31 May 2009
Coronary artery bypass surgery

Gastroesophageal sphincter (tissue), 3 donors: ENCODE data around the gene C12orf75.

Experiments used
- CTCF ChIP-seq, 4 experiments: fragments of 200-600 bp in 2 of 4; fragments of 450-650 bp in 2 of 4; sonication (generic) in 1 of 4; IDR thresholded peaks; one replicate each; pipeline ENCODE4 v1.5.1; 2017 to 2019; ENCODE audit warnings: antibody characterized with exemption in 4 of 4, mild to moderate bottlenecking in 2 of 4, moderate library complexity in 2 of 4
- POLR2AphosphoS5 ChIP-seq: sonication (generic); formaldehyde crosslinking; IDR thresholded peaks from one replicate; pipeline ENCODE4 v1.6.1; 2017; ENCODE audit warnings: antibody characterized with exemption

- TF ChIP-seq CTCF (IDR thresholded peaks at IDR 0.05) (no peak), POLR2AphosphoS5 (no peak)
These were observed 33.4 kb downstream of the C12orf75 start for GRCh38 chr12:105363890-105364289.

The invention: The most widely used procedure of its type, coronary bypass surgery uses veins from legs to improve circulation to the heart. The people behind the invention: Rene Favaloro (1923-2000), a heart surgeon Donald B. Effler (1915- ), a member of the surgical team that performed the first coronary artery bypass operation F. Mason Sones (1918- ), a physician who developed an improved technique of X-raying the heart’s arteries Fighting Heart Disease In the mid-1960’s, the leading cause of death in the United States was coronary artery disease, claiming nearly 250 deaths per 100,000 people. Because this number was so alarming, much research was being conducted on the heart. Most of the public’s attention was focused on heart transplants performed separately by the famous surgeons Christiaan Barnard and Michael DeBakey. Yet other, less dramatic procedures were being developed and studied. Amajor problem with coronary artery disease, besides the threat of death, is chest pain, or angina. Individuals whose arteries are clogged with fat and cholesterol are frequently unable to deliver enough oxygen to their heart muscles. This may result in angina, which causes enough pain to limit their physical activities. Some of the heart research in the mid-1960’s was an attempt to find a surgical procedure that would eliminate angina in heart patients. The various surgical procedures had varying success rates. In the late 1950’s and early 1960’s, a team of physicians in Cleveland was studying surgical procedures that would eliminate angina. The team was composed of Rene Favaloro, Donald B. Effler, F. Mason Sones, and Laurence Groves. They were working on the concept, proposed by Dr. Arthur M. Vineberg from McGill University in Montreal, of implanting a healthy artery from the chest into the heart. This bypass procedure would provide the heart with another source of blood, resulting in enough oxygen to overcome the angina. Yet Vineberg’s surgery was often ineffective because it was hard to determine exactly where to implant the new artery. New Techniques In order to make Vineberg’s proposed operation successful, better diagnostic tools were needed. This was accomplished by the work of Sones. He developed a diagnostic procedure, called “arteriography,” whereby a catheter was inserted into an artery in the arm, which he ran all the way into the heart. He then injected a dye into the coronary arteries and photographed them with a high-speed motionpicture camera. This provided an image of the heart, which made it easy to determine where the blockages were in the coronary arteries. Using this tool, the team tried several new techniques. First, the surgeons tried to ream out the deposits found in the narrow portion of the artery. They found, however, that this actually reduced blood flow. Second, they tried slitting the length of the blocked area of the artery and suturing a strip of tissue that would increase the diameter of the opening. This was also ineffective because it often resulted in turbulent blood flow. Finally, the team attempted to reroute the flow of blood around the blockage by suturing in other tissue, such as a portion of a vein from the upper leg. This bypass procedure removed that part of the artery that was clogged and replaced it with a clear vessel, thereby restoring blood flow through the artery. This new method was introduced by Favaloro in 1967. In order for Favaloro and other heart surgeons to perform coronary artery surgery successfully, several other medical techniques had to be developed. These included extracorporeal circulation and microsurgical techniques.Extracorporeal circulation is the process of diverting the patient’s blood flow from the heart and into a heart-lung machine. This procedure was developed in 1953 by U.S. surgeon John H. Gibbon, Jr. Since the blood does not flow through the heart, the heart can be temporarily stopped so that the surgeons can isolate the artery and perform the surgery on motionless tissue. Microsurgery is necessary because some of the coronary arteries are less than 1.5 millimeters in diameter. Since these arteries had to be sutured, optical magnification and very delicate and sophisticated surgical tools were required. After performing this surgery on numerous patients, follow-up studieswere able to determine the surgery’s effectiveness. Only then was the value of coronary artery bypass surgery recognized as an effective procedure for reducing angina in heart patients. Consequences According to the American Heart Association, approximately 332,000 bypass surgeries were performed in the United States in 1987, an increase of 48,000 from 1986. These figures show that the work by Favaloro and others has had a major impact on the health of United States citizens. The future outlook is also positive. It has been estimated that five million people had coronary artery disease in 1987. Of this group, an estimated 1.5 million had heart attacks and 500,000 died. Of those living, many experienced angina. Research has developed new surgical procedures and new drugs to help fight coronary artery disease. Yet coronary artery bypass surgery is still a major form of treatment.